Skip to main content

Featured Post

Episode 43 - Secrets and Lies by Selena Montgomery, AKA Stacey Abrams

He's a cat burglar, she's an ethnobotanist, they both get their cardio in and it's Medicine Man  has a weirdly paced baby with Romancing the Stone !  On this special Thanksgiving episode we give genuine thanks to Stacey Abrams for her tireless work flipping the state of Georgia oh my fucking god you guys!  And if you'd like to thank a black woman for doing a hard grimy job nobody else wanted to do, don't give her more work to do - give her money!  Go buy her books! No major trigger warnings for this episode except that it's romantic suspense, so there's some torture-murder in it.  And a lot of instant oatmeal. In related news, did you guys hear about Romancing the Runoff ?  Romance authors (and little ol' podcasts like us!) are donating items to be auctioned off for voting organizations in Georgia, and they're raising an ass-ton of money.  A metric ass-ton.  You should donate or bid!  We have some posters in there that our dear Intern Wallace made an

Episode 42 - The Vampire Lestat by Anne Rice


Courtney, take it away!

It’s spooky season you mofos! That means a creepy book. This year we leave the world of ghost banging and half assed witches to deep dive into vampires! Buckle Up because we are riding the Vampire Lestat train. The follow up to Anne Rice’s 1976 book, Interview with a Vampire, is all about that vampy rock and roll lifestyle. Published in 1985 this book is a bedazzled and spandex approach to what to do when you are undead. 




CW: Nonconsensual biting, mass murder of blonde guys, witholding mothers, wolf attacks, excessive eyeliner, and skinny jeans. 

(Ed note: and velvet.  LOTS OF VELVET.  The International Male catalog was made for Lestat.)

 There have been a ton of think pieces on vampires and literature.  In fact yours truly did one for the Podcast Textual Tension, you can check it out here.

So rather than adding to that conversation I thought I would talk a little bit about what this book means to me. For a book centered around dudes, my visceral reaction is to talk about two women who are massively important to me. My mother and our Special Guest, Dr. Claire Mischker.

I read Anne Rice’s Vampire Chronicles at the behest of my mama around the age of 13. This was a series she loved. It ticked all of the Kathi Hybarger boxes. A sexy, sultry, and sophisticated Southern Gothic. Mama was a writer, not the Anne Rice kind, she likened herself more along the lines of Erma Bombeck; she’d rather be funny than anything else. Kathi was legit and knew it. She menaced the high school English teachers who dared to tell her that writing was too difficult and she would never make it. She even had a run in with James Dickey at a college writing workshop. For those not in the know, Dickey was a poet and the author of Deliverance. After telling her, “that her writing lacked substance,” my mama shrugged him off with a “well, you write redneck snuff books.” She held a grudge against Dickey until his death in 1997. Two things my mama taught me were to know your own worth and how to hold a grudge.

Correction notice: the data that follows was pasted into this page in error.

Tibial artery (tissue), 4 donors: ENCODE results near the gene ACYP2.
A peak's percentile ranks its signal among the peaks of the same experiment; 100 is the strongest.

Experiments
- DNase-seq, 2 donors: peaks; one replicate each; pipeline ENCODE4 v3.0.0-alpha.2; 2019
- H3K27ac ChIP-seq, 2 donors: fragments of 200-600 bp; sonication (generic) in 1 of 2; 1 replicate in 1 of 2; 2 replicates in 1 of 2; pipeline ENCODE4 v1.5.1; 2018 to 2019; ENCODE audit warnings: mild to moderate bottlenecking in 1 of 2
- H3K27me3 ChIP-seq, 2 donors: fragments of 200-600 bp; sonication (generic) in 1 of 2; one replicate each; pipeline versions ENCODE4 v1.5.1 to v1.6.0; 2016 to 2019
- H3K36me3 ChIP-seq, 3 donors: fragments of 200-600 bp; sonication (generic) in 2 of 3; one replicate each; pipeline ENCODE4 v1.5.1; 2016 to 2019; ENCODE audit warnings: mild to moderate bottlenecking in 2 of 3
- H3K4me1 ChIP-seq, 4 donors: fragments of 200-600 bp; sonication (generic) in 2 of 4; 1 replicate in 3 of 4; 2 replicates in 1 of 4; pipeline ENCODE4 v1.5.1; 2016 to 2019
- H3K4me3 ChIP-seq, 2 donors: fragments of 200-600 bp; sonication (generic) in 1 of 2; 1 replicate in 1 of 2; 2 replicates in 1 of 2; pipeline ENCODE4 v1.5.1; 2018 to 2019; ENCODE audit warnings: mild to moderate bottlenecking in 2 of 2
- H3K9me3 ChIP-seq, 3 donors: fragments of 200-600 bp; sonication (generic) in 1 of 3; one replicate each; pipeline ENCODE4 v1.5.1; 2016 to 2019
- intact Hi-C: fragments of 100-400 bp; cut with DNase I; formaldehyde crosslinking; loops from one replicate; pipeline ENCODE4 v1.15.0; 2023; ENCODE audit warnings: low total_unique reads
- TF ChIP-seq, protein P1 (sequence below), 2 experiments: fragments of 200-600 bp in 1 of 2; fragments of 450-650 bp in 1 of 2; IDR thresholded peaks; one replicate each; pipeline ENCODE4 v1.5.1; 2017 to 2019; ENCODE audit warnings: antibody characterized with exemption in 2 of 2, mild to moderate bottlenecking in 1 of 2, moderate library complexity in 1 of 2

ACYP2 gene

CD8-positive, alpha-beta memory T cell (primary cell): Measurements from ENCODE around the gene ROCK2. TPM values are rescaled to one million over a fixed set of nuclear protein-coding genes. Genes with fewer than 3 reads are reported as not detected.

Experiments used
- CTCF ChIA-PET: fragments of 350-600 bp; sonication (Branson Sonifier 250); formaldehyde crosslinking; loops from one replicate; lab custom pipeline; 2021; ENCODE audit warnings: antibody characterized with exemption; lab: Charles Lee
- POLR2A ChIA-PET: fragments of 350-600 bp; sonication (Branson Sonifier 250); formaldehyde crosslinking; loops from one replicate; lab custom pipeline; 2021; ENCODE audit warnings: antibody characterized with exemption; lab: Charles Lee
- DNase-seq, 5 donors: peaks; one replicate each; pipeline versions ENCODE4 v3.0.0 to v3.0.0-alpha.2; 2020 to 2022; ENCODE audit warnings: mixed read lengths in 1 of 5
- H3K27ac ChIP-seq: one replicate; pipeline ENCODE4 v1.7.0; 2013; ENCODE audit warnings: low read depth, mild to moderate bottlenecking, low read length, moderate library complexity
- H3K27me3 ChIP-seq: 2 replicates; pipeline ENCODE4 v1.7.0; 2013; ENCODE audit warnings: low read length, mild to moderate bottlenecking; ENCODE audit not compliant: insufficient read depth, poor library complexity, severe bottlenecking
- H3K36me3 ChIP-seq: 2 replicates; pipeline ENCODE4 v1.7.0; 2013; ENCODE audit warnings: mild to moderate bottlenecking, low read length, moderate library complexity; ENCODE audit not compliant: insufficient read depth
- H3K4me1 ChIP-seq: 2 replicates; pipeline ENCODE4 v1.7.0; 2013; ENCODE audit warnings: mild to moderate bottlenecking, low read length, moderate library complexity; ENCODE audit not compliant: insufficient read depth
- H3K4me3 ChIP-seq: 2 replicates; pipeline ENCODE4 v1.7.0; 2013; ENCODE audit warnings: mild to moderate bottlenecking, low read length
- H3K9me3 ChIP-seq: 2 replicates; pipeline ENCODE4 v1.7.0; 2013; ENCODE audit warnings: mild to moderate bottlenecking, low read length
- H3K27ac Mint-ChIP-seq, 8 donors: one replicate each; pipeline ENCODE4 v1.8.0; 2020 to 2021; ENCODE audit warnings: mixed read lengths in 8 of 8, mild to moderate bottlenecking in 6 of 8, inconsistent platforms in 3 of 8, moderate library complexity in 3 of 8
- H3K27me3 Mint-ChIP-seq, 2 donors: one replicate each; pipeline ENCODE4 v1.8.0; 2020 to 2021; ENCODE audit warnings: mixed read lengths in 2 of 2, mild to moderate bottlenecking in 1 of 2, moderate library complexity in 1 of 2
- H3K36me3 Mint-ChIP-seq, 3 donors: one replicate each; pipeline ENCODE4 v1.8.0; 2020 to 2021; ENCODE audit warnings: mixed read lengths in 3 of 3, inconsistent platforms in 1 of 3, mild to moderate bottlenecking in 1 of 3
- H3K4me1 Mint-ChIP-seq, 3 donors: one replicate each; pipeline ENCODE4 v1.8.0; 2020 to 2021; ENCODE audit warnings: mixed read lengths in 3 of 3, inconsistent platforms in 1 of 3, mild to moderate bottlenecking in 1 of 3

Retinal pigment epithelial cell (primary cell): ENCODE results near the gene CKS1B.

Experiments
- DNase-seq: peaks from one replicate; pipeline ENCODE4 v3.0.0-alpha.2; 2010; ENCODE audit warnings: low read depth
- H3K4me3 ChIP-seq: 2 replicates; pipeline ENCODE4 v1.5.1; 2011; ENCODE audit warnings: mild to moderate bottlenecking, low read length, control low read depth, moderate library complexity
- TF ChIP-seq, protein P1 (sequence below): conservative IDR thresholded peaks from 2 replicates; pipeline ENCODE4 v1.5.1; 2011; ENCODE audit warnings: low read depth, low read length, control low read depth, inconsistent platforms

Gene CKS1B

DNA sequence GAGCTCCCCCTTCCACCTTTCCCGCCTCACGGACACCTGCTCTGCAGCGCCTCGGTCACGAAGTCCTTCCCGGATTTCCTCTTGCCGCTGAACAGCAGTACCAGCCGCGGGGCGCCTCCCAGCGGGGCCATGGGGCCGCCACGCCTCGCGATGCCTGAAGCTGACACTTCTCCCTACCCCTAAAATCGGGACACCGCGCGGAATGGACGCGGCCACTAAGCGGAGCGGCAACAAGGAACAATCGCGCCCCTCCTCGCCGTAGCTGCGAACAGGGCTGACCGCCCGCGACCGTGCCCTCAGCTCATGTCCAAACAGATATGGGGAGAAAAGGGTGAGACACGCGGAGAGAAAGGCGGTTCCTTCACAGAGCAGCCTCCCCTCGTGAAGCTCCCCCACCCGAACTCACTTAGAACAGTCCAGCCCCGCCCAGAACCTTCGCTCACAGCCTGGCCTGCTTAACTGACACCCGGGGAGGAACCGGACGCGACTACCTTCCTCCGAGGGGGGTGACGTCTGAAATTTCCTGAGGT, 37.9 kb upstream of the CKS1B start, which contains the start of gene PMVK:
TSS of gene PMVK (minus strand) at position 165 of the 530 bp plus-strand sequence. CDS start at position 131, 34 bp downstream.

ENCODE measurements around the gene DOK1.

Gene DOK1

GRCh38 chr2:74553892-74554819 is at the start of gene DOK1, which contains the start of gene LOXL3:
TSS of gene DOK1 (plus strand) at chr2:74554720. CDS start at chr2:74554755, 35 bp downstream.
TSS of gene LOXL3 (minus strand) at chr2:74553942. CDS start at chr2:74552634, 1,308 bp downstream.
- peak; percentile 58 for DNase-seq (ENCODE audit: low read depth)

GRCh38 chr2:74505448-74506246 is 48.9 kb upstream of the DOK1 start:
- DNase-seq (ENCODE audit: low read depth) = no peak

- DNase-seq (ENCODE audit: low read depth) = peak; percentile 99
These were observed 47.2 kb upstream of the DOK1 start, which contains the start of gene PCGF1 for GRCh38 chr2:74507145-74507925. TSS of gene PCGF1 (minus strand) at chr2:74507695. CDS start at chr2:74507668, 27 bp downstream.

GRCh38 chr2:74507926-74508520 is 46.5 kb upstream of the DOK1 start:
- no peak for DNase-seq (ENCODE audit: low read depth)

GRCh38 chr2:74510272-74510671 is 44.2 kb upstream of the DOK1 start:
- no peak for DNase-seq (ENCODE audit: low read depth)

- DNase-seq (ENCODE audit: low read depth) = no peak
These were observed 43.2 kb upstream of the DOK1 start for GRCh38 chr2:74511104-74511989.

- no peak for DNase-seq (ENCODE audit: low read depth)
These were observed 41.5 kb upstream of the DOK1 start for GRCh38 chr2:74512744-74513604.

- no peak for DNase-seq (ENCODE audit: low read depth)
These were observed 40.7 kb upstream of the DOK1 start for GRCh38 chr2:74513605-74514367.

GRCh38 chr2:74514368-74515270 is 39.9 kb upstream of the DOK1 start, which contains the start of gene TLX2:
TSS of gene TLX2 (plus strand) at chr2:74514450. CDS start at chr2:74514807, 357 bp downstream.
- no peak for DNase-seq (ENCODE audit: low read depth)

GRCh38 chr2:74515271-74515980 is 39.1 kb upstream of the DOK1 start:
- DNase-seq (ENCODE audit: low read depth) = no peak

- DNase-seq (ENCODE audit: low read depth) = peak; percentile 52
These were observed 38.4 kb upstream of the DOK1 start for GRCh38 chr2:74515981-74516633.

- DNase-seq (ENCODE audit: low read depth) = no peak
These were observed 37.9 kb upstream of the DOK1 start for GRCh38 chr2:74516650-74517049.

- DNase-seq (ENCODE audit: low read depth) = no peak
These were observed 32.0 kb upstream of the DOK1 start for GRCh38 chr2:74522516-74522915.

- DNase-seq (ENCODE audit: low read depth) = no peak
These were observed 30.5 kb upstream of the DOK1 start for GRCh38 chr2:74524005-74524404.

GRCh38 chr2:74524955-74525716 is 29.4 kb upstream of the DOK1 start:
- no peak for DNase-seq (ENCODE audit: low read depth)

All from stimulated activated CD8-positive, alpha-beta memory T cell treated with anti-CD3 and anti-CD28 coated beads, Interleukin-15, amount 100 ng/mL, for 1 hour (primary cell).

Writing as a career didn’t work out for Kathi, but she never stopped. I have stacks of cards and letters that she filled with her everyday observational humor. She wrote motivational speeches for my high school band, opinion pieces for the paper, epic emails, and ridiculously crafted texts. She was always a writer. Something about Anne Rice spoke to my mom in a way that my barely teen self could not understand. I think she admired Rice’s self assuredness, her prose, and most definitely her New Orleans mansion. For Kathi, Rice’s success was bittersweet. Rice and other successful women in writing were part of a club and my mom desperately wanted to be included. When mama wanted me to read these books so we could talk about them it made me feel very grown. I have fond memories of going to lunch and talking about the series and having an adult listen to my opinions. 

Despite being published in 1985, there is something very 1990s about The Vampire Lestat. This probably has more to do with when I read it than the book itself. The Vampire Chronicles are most definitely the cool older aunt of the Twilight Saga. Where Twilight is a sanitized love story between a high school girl and an undead man pretending to be normal, The Vampire Lestat is a blood filled tale about a bisexual man who fully embraces his new self. He never wants to hide or deny what he is. Despite being 30 years older, Lestat is the more modern book.